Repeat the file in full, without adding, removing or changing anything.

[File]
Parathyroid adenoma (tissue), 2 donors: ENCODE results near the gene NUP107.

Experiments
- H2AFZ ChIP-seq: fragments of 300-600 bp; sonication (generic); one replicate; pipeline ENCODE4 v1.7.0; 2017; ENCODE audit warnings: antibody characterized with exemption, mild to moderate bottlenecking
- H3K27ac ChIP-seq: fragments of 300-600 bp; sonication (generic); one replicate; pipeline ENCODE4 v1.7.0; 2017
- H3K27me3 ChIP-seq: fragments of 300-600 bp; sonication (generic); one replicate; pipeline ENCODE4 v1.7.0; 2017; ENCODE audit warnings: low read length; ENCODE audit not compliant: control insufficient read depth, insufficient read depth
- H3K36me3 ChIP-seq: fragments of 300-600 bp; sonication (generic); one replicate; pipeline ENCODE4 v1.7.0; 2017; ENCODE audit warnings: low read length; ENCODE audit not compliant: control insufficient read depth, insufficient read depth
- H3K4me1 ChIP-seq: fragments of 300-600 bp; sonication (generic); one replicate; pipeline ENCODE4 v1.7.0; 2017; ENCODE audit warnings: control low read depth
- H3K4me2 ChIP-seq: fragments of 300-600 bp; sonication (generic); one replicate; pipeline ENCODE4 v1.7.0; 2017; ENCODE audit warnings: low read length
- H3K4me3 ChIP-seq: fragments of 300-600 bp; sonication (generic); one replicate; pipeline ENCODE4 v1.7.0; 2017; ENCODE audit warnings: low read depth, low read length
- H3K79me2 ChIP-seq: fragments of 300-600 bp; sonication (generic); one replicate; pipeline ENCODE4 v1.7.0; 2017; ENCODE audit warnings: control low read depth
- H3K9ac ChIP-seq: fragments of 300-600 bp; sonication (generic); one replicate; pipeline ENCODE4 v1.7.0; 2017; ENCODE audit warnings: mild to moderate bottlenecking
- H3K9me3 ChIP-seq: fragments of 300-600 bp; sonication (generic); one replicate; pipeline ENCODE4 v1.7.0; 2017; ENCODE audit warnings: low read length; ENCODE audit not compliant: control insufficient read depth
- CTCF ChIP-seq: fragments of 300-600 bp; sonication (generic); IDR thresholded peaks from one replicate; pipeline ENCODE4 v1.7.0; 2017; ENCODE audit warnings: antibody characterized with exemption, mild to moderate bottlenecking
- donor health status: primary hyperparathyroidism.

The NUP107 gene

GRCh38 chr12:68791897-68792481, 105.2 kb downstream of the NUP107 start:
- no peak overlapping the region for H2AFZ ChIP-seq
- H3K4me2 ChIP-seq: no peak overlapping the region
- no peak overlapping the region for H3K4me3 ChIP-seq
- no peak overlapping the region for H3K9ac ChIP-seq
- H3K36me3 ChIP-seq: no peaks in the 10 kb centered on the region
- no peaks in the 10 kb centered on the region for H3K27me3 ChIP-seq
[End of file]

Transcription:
Parathyroid adenoma (tissue), 2 donors: ENCODE results near the gene NUP107.

Experiments
- H2AFZ ChIP-seq: fragments of 300-600 bp; sonication (generic); one replicate; pipeline ENCODE4 v1.7.0; 2017; ENCODE audit warnings: antibody characterized with exemption, mild to moderate bottlenecking
- H3K27ac ChIP-seq: fragments of 300-600 bp; sonication (generic); one replicate; pipeline ENCODE4 v1.7.0; 2017
- H3K27me3 ChIP-seq: fragments of 300-600 bp; sonication (generic); one replicate; pipeline ENCODE4 v1.7.0; 2017; ENCODE audit warnings: low read length; ENCODE audit not compliant: control insufficient read depth, insufficient read depth
- H3K36me3 ChIP-seq: fragments of 300-600 bp; sonication (generic); one replicate; pipeline ENCODE4 v1.7.0; 2017; ENCODE audit warnings: low read length; ENCODE audit not compliant: control insufficient read depth, insufficient read depth
- H3K4me1 ChIP-seq: fragments of 300-600 bp; sonication (generic); one replicate; pipeline ENCODE4 v1.7.0; 2017; ENCODE audit warnings: control low read depth
- H3K4me2 ChIP-seq: fragments of 300-600 bp; sonication (generic); one replicate; pipeline ENCODE4 v1.7.0; 2017; ENCODE audit warnings: low read length
- H3K4me3 ChIP-seq: fragments of 300-600 bp; sonication (generic); one replicate; pipeline ENCODE4 v1.7.0; 2017; ENCODE audit warnings: low read depth, low read length
- H3K79me2 ChIP-seq: fragments of 300-600 bp; sonication (generic); one replicate; pipeline ENCODE4 v1.7.0; 2017; ENCODE audit warnings: control low read depth
- H3K9ac ChIP-seq: fragments of 300-600 bp; sonication (generic); one replicate; pipeline ENCODE4 v1.7.0; 2017; ENCODE audit warnings: mild to moderate bottlenecking
- H3K9me3 ChIP-seq: fragments of 300-600 bp; sonication (generic); one replicate; pipeline ENCODE4 v1.7.0; 2017; ENCODE audit warnings: low read length; ENCODE audit not compliant: control insufficient read depth
- CTCF ChIP-seq: fragments of 300-600 bp; sonication (generic); IDR thresholded peaks from one replicate; pipeline ENCODE4 v1.7.0; 2017; ENCODE audit warnings: antibody characterized with exemption, mild to moderate bottlenecking
- donor health status: primary hyperparathyroidism.

The NUP107 gene

GRCh38 chr12:68791897-68792481, 105.2 kb downstream of the NUP107 start:
- no peak overlapping the region for H2AFZ ChIP-seq
- H3K4me2 ChIP-seq: no peak overlapping the region
- no peak overlapping the region for H3K4me3 ChIP-seq
- no peak overlapping the region for H3K9ac ChIP-seq
- H3K36me3 ChIP-seq: no peaks in the 10 kb centered on the region
- no peaks in the 10 kb centered on the region for H3K27me3 ChIP-seq